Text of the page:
The correct dose of methadone is a popular topic among patients on opioid treatment programs. What is the ideal dose to treat a person’s opioid dependence? Best answer for this question:

The lowest dose that is effective in reversing the symptoms of opioid withdrawal in a person.

The purpose of using opioid substitution therapy includes eliminating the uncomfortable daily withdrawal that prevents a person from functioning normally. The degree of opioid withdrawal varies from person to person, as does the severity of each person’s opioid dependence.

There are several factors that affect how a person responds to different doses of methadone:

  • Number of years of opioid dependence
  • Number and type of opioids used
  • Type of administration (injection, inhalation or oral administration)
  • Frequency of use
  • General health of the person, including liver function

As a person develops tolerance and dependence on opioids over time, they find they need larger amounts of opioids or stronger opioids to overcome withdrawal symptoms.

How will the center decide how much methadone is needed?

An induction is a regimen carefully followed by the center’s clinical staff to gradually help a new patient become accustomed to methadone. Patients usually start on a safe dose of methadone that poses a low risk of overdose, and then increase the dose every few days until the person reaches a dose that successfully manages opioid withdrawal symptoms.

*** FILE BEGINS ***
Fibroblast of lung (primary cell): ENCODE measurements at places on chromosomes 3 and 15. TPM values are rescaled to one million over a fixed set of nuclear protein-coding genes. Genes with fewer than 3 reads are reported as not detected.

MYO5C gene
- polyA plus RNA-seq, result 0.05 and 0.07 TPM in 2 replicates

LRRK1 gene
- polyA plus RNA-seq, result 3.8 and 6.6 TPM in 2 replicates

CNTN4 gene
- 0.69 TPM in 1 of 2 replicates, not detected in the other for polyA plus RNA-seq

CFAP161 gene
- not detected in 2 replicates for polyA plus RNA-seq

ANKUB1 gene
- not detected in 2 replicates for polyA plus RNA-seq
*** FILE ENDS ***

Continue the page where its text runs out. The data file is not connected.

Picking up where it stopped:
Historically, in methadone treatment centers it is during this introductory phase that a person is at greater risk of accidental overdose. Because of this, reputable centers start their patients on a safe dose and gradually increase the drug levels as the person gets used to the drug.

If a patient starts on a high dose of methadone, or if the dose is increased too quickly, they may be at risk of accidental overdose. Well-managed, high-quality centers will closely monitor their patients during treatment initiation and work with them to get them on the right dosage as quickly as possible, but without unnecessary risk.

The Clinical Opiate Withdrawal Scale (COWS) is a scoring tool used to measure a person’s degree of opioid withdrawal. The opioid risk assessment tools assesses the severity and presence of various withdrawal symptoms (such as restlessness, tremors, sweating, chills, nausea, etc.). This helps healthcare providers decide if a booster dose is needed and how much to offer.

What is the average dose for most patients?

The average dose of methadone for most people is 80 to 120 mg. It is important to note that there are a significant number of people who are comfortable with a dose of less than 80 milligrams, and many patients who may need more than 120 milligrams. The dosage is very individual. What works best for one person may not work for another.

The correct therapeutic dose of methadone is one that eliminates opioid cravings and withdrawal symptoms and allows the patient to focus back on their goals and life.

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